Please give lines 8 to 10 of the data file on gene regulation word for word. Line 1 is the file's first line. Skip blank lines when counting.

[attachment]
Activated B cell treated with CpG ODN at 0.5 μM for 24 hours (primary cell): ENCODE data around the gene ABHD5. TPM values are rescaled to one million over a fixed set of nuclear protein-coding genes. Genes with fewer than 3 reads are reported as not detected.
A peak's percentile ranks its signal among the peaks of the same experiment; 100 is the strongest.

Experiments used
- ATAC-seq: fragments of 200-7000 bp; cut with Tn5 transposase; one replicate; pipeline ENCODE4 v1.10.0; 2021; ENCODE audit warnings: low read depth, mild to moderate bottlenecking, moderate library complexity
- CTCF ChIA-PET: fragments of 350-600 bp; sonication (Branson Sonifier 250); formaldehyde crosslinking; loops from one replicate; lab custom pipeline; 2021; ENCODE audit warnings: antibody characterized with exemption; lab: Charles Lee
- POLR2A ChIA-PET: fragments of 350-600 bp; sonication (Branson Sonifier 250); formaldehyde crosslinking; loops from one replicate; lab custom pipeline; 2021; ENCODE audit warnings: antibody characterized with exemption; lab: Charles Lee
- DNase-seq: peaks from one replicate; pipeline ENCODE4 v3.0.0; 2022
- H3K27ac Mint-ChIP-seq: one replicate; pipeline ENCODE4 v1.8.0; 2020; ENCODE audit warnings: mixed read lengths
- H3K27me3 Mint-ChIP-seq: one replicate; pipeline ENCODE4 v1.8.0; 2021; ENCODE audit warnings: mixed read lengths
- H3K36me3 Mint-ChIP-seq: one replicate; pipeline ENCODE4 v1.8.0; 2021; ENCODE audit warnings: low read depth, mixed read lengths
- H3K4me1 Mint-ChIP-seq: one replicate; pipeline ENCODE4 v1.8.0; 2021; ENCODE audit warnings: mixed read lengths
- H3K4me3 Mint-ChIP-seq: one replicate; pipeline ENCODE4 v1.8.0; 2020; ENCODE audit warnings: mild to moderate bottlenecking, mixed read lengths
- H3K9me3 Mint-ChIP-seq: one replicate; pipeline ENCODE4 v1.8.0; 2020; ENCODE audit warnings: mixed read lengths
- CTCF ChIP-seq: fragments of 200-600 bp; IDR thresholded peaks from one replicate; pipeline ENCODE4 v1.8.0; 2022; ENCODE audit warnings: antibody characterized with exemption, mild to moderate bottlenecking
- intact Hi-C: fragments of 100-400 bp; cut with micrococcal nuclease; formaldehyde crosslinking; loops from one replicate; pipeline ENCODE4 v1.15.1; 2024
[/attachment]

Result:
- H3K27ac Mint-ChIP-seq: one replicate; pipeline ENCODE4 v1.8.0; 2020; ENCODE audit warnings: mixed read lengths
- H3K27me3 Mint-ChIP-seq: one replicate; pipeline ENCODE4 v1.8.0; 2021; ENCODE audit warnings: mixed read lengths
- H3K36me3 Mint-ChIP-seq: one replicate; pipeline ENCODE4 v1.8.0; 2021; ENCODE audit warnings: low read depth, mixed read lengths